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Trump Offers Blueprint to Drive Down Prescription Drug Prices; Targets Rebates, "Middlemen"

Mary Caffrey
Out-of-pocket costs for consumers and targeting the complex pharmaceutical rebating system were the high points of a presentation that began in the Rose Garden and ended with HHS Secretary Alex Azar's details in the White House press room.
Verma’s statement “is not supported by any data,” said Ted Okon, MBA, executive director of the Community Oncology Association (COA), in an interview with The American Journal of Managed Care®. “It comes at a time when community oncology is doing so much to support payment reform.”

Okon said the administration’s chief concern should be the proposed mergers of CVS and Aetna, as well as Cigna and Express Scripts, which would cause higher prices through increased vertical integration in the healthcare system. “History has told us with greater consolidation you have higher costs,” he said. Despite promises of savings through better coordination, “that never happens.”

In a statement after the speech, a COA statement said the group was dismayed that the plan did not call for an end to the 2% sequester; in the 6 years since the sequester took effect, 135 cancer treatment centers have closed.

Widespread reaction. Reaction was diverse, from physicians to advocates for openness in prescriptions. The Alliance for Transparent and Affordable Prescriptions (ATAP) said, “ATAP is pleased that President Trump addressed the pharmacy benefit manager (PBM) problem, and the rebate system specifically, in his speech today on drug prices. For far too long these invisible middlemen have wreaked havoc on the country’s drug pricing system and interfered with the medical treatment of an untold number of Americans.”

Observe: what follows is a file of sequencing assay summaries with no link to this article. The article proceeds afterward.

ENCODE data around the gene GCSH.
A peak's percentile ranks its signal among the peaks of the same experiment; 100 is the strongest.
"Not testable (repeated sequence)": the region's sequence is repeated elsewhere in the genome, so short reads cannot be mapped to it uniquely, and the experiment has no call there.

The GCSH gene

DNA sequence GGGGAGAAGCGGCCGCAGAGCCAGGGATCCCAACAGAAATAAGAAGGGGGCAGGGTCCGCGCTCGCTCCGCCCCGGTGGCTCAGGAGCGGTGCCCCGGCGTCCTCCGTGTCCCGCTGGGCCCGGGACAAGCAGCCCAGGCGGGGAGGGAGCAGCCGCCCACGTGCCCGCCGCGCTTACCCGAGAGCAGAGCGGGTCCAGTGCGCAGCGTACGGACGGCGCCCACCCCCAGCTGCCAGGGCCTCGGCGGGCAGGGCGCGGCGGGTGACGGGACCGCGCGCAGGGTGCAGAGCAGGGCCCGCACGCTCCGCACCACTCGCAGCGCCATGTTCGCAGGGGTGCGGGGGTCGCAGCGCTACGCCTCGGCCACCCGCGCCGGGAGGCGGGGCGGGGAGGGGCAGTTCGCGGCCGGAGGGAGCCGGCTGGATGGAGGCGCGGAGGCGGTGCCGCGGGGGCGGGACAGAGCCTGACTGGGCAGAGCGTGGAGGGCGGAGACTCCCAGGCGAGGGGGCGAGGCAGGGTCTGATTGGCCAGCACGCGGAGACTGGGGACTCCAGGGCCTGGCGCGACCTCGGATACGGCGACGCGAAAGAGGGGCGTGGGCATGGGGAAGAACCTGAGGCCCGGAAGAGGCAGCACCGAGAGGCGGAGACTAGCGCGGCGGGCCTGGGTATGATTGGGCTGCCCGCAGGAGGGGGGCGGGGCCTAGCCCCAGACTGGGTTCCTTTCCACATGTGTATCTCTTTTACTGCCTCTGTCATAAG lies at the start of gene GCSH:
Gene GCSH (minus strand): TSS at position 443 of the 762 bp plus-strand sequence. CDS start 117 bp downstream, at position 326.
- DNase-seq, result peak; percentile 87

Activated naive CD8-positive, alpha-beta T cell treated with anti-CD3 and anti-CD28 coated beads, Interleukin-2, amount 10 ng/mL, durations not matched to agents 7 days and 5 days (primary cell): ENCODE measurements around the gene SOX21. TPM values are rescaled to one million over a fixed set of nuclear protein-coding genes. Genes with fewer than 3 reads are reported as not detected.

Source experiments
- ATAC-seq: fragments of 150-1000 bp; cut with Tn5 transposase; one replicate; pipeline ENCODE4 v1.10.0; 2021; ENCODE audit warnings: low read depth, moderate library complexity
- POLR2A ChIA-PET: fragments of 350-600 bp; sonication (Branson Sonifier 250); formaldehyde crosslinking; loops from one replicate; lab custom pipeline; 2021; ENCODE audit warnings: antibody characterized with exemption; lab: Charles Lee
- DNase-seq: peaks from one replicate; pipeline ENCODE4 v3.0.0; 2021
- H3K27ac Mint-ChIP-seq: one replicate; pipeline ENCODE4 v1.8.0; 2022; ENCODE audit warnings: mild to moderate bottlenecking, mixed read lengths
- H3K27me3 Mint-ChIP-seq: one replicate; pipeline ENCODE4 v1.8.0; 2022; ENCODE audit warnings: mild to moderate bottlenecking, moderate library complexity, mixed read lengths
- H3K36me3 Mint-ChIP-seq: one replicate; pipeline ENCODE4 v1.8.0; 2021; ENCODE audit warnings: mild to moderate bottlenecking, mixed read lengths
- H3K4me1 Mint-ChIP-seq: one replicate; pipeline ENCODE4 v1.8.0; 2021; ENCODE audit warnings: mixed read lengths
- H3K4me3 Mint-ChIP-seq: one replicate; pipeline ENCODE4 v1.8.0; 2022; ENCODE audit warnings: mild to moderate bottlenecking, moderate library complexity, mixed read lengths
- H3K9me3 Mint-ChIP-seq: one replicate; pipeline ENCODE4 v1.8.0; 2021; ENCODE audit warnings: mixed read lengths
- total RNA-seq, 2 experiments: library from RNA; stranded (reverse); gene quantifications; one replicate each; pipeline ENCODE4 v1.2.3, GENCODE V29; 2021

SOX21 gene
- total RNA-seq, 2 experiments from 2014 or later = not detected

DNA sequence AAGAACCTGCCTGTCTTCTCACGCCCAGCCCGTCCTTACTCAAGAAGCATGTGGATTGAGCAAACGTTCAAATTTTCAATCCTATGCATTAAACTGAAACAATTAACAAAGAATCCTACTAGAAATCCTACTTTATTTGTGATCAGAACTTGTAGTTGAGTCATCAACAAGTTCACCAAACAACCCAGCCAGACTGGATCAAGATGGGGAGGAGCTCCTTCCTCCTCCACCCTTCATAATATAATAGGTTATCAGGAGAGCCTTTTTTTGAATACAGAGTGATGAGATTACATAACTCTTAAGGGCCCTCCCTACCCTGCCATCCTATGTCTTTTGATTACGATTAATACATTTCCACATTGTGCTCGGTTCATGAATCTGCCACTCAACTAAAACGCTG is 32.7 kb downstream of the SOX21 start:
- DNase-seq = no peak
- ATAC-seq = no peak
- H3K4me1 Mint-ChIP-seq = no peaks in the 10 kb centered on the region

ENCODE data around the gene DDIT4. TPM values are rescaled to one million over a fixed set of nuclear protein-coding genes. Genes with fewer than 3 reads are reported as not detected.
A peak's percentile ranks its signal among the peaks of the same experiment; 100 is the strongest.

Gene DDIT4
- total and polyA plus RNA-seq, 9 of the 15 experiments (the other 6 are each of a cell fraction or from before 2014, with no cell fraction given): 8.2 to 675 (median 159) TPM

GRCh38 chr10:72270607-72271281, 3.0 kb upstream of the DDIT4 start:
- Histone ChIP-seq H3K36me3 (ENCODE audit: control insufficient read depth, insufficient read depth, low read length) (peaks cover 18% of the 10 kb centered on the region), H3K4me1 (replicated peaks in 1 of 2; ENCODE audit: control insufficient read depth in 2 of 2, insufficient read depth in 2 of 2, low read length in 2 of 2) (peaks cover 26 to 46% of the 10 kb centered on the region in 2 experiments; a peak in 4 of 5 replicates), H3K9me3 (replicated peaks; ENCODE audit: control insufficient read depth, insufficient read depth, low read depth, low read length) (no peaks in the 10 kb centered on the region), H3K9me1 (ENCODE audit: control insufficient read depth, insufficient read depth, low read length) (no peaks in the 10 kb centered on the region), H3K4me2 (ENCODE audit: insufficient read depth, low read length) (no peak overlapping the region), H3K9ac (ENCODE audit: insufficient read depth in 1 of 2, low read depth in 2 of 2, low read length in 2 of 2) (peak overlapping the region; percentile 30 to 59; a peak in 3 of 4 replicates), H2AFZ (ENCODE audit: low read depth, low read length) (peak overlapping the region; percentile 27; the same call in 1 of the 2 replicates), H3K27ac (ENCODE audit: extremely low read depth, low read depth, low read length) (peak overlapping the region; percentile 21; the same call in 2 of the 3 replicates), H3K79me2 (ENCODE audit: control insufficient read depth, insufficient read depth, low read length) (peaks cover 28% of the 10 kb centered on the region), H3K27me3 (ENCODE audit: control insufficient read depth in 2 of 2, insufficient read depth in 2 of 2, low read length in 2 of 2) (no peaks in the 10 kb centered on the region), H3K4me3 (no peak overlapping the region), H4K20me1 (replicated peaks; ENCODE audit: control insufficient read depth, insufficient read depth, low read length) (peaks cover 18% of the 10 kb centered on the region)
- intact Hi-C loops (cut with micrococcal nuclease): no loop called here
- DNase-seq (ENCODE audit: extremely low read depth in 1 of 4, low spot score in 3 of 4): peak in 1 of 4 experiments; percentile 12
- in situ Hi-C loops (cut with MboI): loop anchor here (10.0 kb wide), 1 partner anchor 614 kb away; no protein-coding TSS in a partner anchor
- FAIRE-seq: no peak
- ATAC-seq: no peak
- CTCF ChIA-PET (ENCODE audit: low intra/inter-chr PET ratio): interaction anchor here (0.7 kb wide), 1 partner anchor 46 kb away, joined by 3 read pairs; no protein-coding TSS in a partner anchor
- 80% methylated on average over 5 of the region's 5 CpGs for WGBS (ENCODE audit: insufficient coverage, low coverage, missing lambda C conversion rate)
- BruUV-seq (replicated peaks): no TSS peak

David O. Barbe, MD, president of the American Medical Association (AMA), said, “The AMA is pleased the Trump administration is moving forward with its effort to address seemingly arbitrary pricing for prescription drugs. Physicians see the impact of skyrocketing prices every day as patients are often unable to afford the most medically appropriate medications—even those that have effectively controlled their medical condition for years,” he said. “No one can understand the logic behind the high and fluctuating prices. We hope the administration can bring some transparency – and relief – to patients.”

Several Democrats also weighed in, including Representative Ron Wyden, D-Oregon. “Asking other countries to fatten Big Pharma’s wallet and expecting them to lower prices for American families is laughable—just look at the Trump tax law,” he said.

Said Representative Frank Pallone, D-New Jersey, “After promising to take on the drug industry and lower costs, today’s proposal is an empty gesture that will not meaningfully reduce the cost of prescription drugs for everyday families.” If Trump were serious, Pallone said, he would advocate direct negotiations for Medicare.

Also weighing in was Steven D. Pearson, MD, president of the Institute for Economic Review (ICER). The group's analysis of cardiovascular results for alirocumab (Praluent) recently laid the groundwork for a price break negotiated between Express Scripts and drugmakers Sanofi and Regeneron. Said Pearson: "While encouraged to see both political parties evaluating new options to reform drug reimbursement, we continue to believe the fundamental challenge in the US pharmaceutical system is that--particularly in areas with little competition--a drug's price rarely reflects the benefit for patients. There are times when our country receives tremendous value from medicine and other times when we're getting ripped off, and our healthcare system struggles to tell the difference."

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